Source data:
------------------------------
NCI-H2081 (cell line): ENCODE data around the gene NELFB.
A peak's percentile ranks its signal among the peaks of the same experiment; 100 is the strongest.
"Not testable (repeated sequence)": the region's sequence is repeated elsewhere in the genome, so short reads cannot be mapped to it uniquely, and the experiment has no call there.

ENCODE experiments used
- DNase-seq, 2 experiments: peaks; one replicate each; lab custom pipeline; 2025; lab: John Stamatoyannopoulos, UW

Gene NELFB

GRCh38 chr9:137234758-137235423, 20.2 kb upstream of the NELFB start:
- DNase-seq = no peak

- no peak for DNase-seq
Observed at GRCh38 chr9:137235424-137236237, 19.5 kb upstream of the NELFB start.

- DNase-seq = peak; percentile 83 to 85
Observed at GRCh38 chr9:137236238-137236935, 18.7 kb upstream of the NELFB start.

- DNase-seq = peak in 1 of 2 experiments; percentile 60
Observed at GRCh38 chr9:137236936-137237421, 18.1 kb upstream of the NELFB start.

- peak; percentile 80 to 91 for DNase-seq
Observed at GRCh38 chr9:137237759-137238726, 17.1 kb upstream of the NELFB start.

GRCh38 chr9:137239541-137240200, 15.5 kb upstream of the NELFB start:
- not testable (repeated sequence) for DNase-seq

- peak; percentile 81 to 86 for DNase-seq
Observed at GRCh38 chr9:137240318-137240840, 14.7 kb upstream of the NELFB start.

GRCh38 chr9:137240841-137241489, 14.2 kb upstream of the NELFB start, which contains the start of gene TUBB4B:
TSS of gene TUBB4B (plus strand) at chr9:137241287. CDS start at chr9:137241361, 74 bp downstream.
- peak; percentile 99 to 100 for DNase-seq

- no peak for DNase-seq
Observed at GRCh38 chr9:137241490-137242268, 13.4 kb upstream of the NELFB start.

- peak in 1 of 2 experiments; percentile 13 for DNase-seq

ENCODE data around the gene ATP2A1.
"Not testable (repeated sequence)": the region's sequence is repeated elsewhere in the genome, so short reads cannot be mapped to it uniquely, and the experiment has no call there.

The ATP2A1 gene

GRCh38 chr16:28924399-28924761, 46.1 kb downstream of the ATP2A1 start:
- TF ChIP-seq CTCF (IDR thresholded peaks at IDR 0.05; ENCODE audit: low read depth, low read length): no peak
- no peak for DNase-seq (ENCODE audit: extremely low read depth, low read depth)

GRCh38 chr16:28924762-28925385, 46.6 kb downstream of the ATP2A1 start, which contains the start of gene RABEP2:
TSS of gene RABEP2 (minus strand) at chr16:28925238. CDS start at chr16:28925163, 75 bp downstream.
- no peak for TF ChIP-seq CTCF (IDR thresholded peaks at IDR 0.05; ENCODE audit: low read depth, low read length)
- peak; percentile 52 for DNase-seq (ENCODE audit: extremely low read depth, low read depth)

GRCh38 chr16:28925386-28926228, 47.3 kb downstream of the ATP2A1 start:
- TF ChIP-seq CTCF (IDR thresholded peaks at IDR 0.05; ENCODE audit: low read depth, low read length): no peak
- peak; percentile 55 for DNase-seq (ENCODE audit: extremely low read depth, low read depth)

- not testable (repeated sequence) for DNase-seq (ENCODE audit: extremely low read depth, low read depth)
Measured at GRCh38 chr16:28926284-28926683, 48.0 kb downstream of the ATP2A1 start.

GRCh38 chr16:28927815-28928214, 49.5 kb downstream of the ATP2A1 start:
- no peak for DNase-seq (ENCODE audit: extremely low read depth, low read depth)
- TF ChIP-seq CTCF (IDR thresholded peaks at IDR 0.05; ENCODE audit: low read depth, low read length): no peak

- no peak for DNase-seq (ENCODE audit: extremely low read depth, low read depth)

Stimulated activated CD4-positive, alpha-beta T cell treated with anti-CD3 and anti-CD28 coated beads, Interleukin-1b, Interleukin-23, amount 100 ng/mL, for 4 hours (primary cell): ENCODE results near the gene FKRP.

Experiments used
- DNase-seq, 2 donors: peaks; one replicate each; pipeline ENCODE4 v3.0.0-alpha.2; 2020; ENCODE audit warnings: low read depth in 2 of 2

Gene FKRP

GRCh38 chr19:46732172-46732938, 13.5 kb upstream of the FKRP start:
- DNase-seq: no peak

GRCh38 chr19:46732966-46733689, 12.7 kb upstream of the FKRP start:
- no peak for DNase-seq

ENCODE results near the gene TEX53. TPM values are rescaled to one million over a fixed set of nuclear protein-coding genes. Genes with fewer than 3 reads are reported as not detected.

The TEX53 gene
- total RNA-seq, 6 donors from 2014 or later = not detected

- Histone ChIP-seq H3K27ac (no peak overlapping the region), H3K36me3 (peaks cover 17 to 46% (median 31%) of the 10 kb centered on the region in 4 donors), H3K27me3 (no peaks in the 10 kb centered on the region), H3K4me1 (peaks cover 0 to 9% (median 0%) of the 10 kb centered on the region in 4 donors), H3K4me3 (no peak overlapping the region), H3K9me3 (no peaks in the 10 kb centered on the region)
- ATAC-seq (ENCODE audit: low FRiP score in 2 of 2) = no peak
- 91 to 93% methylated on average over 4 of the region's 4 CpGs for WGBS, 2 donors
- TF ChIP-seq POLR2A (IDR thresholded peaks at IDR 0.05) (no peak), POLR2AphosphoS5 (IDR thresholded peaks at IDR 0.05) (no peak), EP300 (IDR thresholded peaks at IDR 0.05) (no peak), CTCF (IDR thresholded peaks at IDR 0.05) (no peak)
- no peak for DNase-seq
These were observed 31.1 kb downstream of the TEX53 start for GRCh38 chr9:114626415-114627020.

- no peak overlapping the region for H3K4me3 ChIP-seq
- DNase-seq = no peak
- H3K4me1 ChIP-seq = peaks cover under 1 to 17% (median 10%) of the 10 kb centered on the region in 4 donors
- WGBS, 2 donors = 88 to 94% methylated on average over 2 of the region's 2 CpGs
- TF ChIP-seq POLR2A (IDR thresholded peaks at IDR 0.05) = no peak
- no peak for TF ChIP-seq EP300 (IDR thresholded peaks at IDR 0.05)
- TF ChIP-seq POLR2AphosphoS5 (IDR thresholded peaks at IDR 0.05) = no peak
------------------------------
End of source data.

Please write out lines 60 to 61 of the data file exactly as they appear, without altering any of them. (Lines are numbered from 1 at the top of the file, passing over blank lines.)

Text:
- TF ChIP-seq POLR2A (IDR thresholded peaks at IDR 0.05) (no peak), POLR2AphosphoS5 (IDR thresholded peaks at IDR 0.05) (no peak), EP300 (IDR thresholded peaks at IDR 0.05) (no peak), CTCF (IDR thresholded peaks at IDR 0.05) (no peak)
- no peak for DNase-seq